Willmott, who is Labor’s leader in Europe, has called for a positive statement that the Commission will specifically address the issue… Continue reading
By Harry Kelber | The World of Labor | July 10, 2012
Both Republicans and Democrats have just about given up on the idea of providing millions of jobs (except talking about it as an election issue).
But Germany has found a solution that puts cash into the pockets of the unemployed, while reducing the jobless rate to 6 percent (at a time when it was 9 percent in the United States.)
How has Germany done it? How has it managed to dramatically drop the unemployment rate in the middle of their biggest economic crisis in 80 years? The answer… Continue reading
Printers Strike Leaves France with No Newspapers on July 5
By Harry Kelber | The World of Labor | July 6, 2012
Printers Strike Leaves France with No Newspapers on July 5
The French were left with no morning paper to accompany their croissant and coffee on Thursday morning after a nationwide strike by printers protesting layoffs. Many editors had to publish their Thursday issues online, free of charges.
A switch to digit technology has resulted in large numbers of redundancies in newspaper printing. According to news reports, Hersani publishing house has fired 670 people, and one newspaper distributing company… Continue reading
By Harry Kelber | The World of Labor | June 23, 2012
With 50 Million Members. IndustriALL is Set for Action
A newly-formed global federation of industrial unions will be a force with the muscle to take on giant international corporations on behalf of workers, the president of the United Steelworkers (USW), Leo Gerard, said on June 19. The coalition, known as IndustriALL Global Union, is being formed by a group of 1,200 trade union representatives, meeting this week in Copenhagen, Denmark. It joins together three former global labor groups: the International Metalworkers’ Federation (IMF), the International Federation of Chemical,… Continue reading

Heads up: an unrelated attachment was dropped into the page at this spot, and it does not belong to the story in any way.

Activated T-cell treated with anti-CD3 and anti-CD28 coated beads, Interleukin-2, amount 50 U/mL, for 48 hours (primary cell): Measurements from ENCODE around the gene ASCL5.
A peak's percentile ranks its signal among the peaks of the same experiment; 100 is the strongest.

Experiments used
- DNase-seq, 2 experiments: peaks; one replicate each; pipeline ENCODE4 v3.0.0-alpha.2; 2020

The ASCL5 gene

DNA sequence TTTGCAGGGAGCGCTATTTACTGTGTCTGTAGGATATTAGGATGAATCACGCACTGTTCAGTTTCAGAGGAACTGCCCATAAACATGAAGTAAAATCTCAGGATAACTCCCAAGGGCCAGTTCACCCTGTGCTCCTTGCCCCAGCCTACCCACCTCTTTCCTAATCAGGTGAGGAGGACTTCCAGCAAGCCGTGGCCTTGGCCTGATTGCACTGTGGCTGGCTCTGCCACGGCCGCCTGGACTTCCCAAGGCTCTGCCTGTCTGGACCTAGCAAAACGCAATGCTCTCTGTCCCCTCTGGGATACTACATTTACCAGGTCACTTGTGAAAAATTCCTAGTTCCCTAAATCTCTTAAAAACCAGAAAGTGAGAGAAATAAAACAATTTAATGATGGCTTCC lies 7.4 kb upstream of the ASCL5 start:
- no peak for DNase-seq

By Harry Kelber | The World of Labor | June 16, 2012
Only One in 10 of the G20 Countries Believes Austerity Will Work
International unions warned of a dangerous credibility gap between G20 leaders’ past statements on jobs and many G20 governments’ actions that are pushing economies back into recession and destroying jobs. The warning came as global unemployment climbed toward 210 million, with 75 million young people without jobs. The OECD and the ILO estimate that 21 million jobs need to be created each year to return to pre-crisis employment rates by 2015.
Sharan Burrow, ITUC general secretary,… Continue reading
By Harry Kelber | The World of Labor | June 8, 2012
Annual Survey of Trade Union Rights
The year (2011) was a difficult and often dangerous time for workers throughout the world, with those who dared to stand up for their trade union rights facing dismissal, arrest, imprisonment and even death. That, in essence, is the picture that emerges from the annual survey of trade union violations published by the International Trade Union Confederation (ITUC). This year’s survey examines 143 countries.
Colombia is once again the most dangerous country in the world for trade unionists. Of the 76 people… Continue reading
World of Labor | July 20, 2010 | By Harry Kelber
"Leave behind what you know of’ "Robert’s Rules of Order" and structured union meetings. A new generation of labor leaders across the country is emerging to bring workers together in pinball machines, music festivals, trivia nights and pub crawls, all with an activist edge." says an article in AFL-CIO NOW.
The brainchild for building a new labor movement based on young organizers with a novel, carefree approach to union-building is Elizabeth (Liz) Shuler, the AFL-CIO’s Secretary-Treasurer, who devoted herself almost exclusively for the past two years (when she was… Continue reading